As described in the first part of this document, supplementation maybe an essential intervention for some target groups in the population, but supplementation must be combined with other interventions to effectively control anemia. Building linkages with these programs will broaden the efforts to combat iron deficiency anemia and may increase the base of support for iron supplementation programs. Contacts with young children, pregnant women, and perhaps other groups through health services can be used to ensure or reinforce supplementation. Immunization programs provide an opportunity for reminding child caregivers of supplementation protocols and for providing or selling supplements for young children or lactating women. Where other nutrition interventions are being implemented, aspects of the anemia control strategy may be effectively integrated. Examples include periodic distribution of anthelminthics with vitamin A supplements and screening for severe anemia in growth-monitoring programs for young children. Important linkages may also be made with agriculture or nutrition programs that carry out nutrition education or that might generate food intake data needed to plan an iron fortification program. Other potential partners are food industries that might participate in fortification efforts, family planning programs, obstetricians and midwives, pediatricians, and malaria and helminth control programs.

5. Develop a Communications Strategy

A strategy is needed to communicate the plan and purpose of the program at multiple levels. To start a new program or to revitalize an existing one, many agents - from community members to health planners - need to act in new ways. Evaluations of unsuccessful programs have shown that health care personnel at all levels were confused or ignorant about the program plan and objectives. Often health care workers need to be educated about iron deficiency anemia almost as much as do community members. Even health care workers who are not directly involved in distributing supplements should be knowledgeable about the program so that they reinforce the program messages in their work.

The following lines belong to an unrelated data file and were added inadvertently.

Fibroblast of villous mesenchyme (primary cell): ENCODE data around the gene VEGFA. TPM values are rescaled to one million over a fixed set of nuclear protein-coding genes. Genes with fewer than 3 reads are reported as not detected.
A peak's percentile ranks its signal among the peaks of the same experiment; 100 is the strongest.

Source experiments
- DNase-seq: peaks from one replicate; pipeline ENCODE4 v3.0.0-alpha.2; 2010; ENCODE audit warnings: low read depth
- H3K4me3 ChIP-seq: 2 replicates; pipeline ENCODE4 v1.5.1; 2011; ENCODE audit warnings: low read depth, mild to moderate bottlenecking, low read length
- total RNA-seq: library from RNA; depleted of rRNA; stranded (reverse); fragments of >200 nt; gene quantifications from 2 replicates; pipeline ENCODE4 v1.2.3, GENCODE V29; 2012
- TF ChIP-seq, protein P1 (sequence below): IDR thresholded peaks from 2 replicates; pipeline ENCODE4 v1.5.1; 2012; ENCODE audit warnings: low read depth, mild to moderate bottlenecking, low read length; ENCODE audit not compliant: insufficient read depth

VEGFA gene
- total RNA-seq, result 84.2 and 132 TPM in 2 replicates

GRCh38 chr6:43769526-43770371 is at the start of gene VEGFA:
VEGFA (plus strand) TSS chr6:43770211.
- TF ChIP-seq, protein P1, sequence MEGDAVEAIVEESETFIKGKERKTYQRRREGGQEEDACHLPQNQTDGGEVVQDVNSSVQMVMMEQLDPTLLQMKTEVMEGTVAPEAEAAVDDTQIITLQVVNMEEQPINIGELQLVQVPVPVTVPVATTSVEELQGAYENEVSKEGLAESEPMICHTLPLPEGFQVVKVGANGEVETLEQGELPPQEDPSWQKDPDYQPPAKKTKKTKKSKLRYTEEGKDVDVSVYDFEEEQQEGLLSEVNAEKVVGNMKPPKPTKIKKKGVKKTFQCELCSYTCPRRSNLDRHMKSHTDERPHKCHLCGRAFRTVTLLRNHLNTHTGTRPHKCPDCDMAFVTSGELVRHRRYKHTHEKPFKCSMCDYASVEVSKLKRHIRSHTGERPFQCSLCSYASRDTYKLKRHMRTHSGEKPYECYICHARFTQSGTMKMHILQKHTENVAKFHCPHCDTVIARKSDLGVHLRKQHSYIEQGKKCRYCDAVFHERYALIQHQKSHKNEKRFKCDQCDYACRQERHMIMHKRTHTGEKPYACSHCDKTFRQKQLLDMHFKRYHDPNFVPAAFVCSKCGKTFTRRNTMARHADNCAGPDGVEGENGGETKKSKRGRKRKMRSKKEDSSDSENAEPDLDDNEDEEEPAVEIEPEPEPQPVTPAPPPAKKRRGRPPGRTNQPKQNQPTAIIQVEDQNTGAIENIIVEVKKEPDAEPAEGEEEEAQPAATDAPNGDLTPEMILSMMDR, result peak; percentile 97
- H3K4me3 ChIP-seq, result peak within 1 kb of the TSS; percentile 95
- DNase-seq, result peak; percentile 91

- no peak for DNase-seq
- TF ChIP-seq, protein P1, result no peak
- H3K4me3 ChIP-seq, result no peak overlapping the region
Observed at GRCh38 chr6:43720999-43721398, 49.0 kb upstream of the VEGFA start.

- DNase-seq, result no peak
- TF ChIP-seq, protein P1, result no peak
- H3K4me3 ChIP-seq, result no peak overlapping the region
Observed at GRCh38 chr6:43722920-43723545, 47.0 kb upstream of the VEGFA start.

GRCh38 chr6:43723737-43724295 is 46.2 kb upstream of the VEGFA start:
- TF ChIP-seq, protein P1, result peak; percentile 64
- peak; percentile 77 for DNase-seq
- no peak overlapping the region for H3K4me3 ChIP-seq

Materials can be developed to help recipients remember to take supplements and to help health care workers (or other distributors) to distribute supplements appropriately and counsel pregnant women (or other users) about their use. Some examples are included in Appendix B. Communications strategies need to be reviewed and adjusted as people's experience and knowledge evolve. For example, as women become used to taking iron supplements, different messages maybe needed to promote long-term compliance. Some of the most important objectives of the communications strategy and also potential points of resistance are summarized in Table 10.

6. Monitoring and Evaluation

Monitoring and evaluation are essential to the life of any program and should be planned and integrated from the start of the program. Monitoring is the continual activity of collecting information about the different parts of the program, whereas evaluation may be periodic and involves judgement about whether the program is working. These activities provide opportunities to reward excellence within the system, identify and solve problems in program implementation, and provide the additional information that policy makers need to revise and strengthen policies. Several types of monitoring and evaluation activities can be carried out; these may be grouped into two general categories.

In the first category of activity, specific program activities are monitored to assess whether all parts of the system are working as planned (sometimes called process evaluation). This level of evaluation is essential to all programs. This level maybe expanded to include the assessment of knowledge, attitudes, and practices of program agents and beneficiaries, and the compliance of beneficiaries with supplement usage. Measurable outcomes are listed in Table 11. Data on these outcomes will provide information about whether the implementation plan is functioning. It is critical that the information is compiled and reported so that the people implementing the program learn from the evaluation.

Table 10. Scope and behavior goals of an effective communications strategy for iron supplementation programs


Behavior Goal


Pregnant women, mothers

Obtain and use iron supplement at right frequency and dose

Women not asking for services or knowing where they are